Khutar in Shahjahanpur district of Uttar Pradesh goes about its daily routine unperturbed. The hometown of journalist Jagendra Singh, whose gruesome murder on June 1 shook the nation, is not the centre of the storm you’d expect it to be. In Mohalla Kot, under a sprawling peepal tree, barely a dozen people sit with Singh’s family on a dharna to demand a CBI probe into his death. In his dying declaration, Singh alleged that policemen had set him on fire at the behest of state minister Ram Murti Verma, whose scams he exposed in his popular Facebook page Shahjahanpur Samachar. Death, a reporter friend of Singh says, could easily be the price of journalism at Shahjahanpur. He lists names of those who have disappeared or were murdered — at least five in the last 10 years. Dozens were seriously wounded or beaten up. A few months ago, a journalist’s throat was slit right outside his office. A TV journalist was beaten up by policemen this week in nearby Tilhar.



Singh’s friend reels off the names of a bewildering number of journalists and their papers or channels, making the district of Shahjahanpur sound like the Fleet Street of Uttar Pradesh. From his account, it appears that Shahjahanpur is home to more than 200 journalists. But there are fewer than 10 at the dharna under the peepal tree, where they could do with as many as possible. Where are the screaming, shouting press hordes of Shahjahanpur when they are needed the most?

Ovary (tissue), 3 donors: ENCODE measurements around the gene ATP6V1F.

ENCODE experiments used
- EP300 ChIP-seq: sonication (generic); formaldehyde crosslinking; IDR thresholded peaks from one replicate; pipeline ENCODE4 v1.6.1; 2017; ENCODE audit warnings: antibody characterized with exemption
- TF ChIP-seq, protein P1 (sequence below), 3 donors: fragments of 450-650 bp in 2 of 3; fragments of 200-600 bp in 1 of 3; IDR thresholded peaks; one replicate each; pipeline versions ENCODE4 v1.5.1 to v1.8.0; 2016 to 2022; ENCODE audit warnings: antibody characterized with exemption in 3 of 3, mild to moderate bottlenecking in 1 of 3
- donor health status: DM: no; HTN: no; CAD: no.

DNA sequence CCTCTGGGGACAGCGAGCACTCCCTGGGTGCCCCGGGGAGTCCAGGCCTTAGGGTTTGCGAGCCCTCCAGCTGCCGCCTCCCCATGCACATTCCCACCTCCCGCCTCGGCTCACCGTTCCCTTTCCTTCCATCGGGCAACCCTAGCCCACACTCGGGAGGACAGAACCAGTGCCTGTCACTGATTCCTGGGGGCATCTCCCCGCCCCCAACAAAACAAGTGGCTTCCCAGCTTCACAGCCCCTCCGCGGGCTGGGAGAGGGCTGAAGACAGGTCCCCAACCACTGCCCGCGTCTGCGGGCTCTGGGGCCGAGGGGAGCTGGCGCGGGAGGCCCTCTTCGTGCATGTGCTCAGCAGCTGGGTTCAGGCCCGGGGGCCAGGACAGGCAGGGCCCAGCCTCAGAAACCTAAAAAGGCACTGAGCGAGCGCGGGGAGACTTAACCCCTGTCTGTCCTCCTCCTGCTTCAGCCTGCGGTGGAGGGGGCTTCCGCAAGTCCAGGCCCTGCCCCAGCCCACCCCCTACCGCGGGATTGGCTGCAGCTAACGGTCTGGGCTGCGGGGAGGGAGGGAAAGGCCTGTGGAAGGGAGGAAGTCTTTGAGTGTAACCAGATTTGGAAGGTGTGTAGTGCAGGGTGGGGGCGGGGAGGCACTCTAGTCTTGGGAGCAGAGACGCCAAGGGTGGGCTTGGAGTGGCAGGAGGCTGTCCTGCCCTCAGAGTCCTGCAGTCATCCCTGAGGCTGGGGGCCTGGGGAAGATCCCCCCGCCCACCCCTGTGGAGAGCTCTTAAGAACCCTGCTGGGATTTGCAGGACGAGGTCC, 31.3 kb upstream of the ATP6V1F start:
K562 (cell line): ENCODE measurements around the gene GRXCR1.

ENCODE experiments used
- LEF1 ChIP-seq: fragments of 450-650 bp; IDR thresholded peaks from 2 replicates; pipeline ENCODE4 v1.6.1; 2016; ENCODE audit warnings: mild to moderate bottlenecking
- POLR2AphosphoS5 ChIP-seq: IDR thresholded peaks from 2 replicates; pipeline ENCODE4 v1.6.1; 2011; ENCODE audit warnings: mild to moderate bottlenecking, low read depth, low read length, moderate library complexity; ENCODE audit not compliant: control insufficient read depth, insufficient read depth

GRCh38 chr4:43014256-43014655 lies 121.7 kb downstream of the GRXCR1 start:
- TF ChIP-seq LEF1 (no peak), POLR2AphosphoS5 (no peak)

“They must be at their shops,” says a local journalist. “Most of them are petty shopkeepers who have not studied beyond matriculation. And you can well imagine the kind of newspapers that would employ them as reporters.” He tells of a hawker who became a distributor of a Lucknow-based newspaper as well as its Shahjahanpur bureau chief. “He has not studied beyond class VIII and cannot even correctly write his name in English.”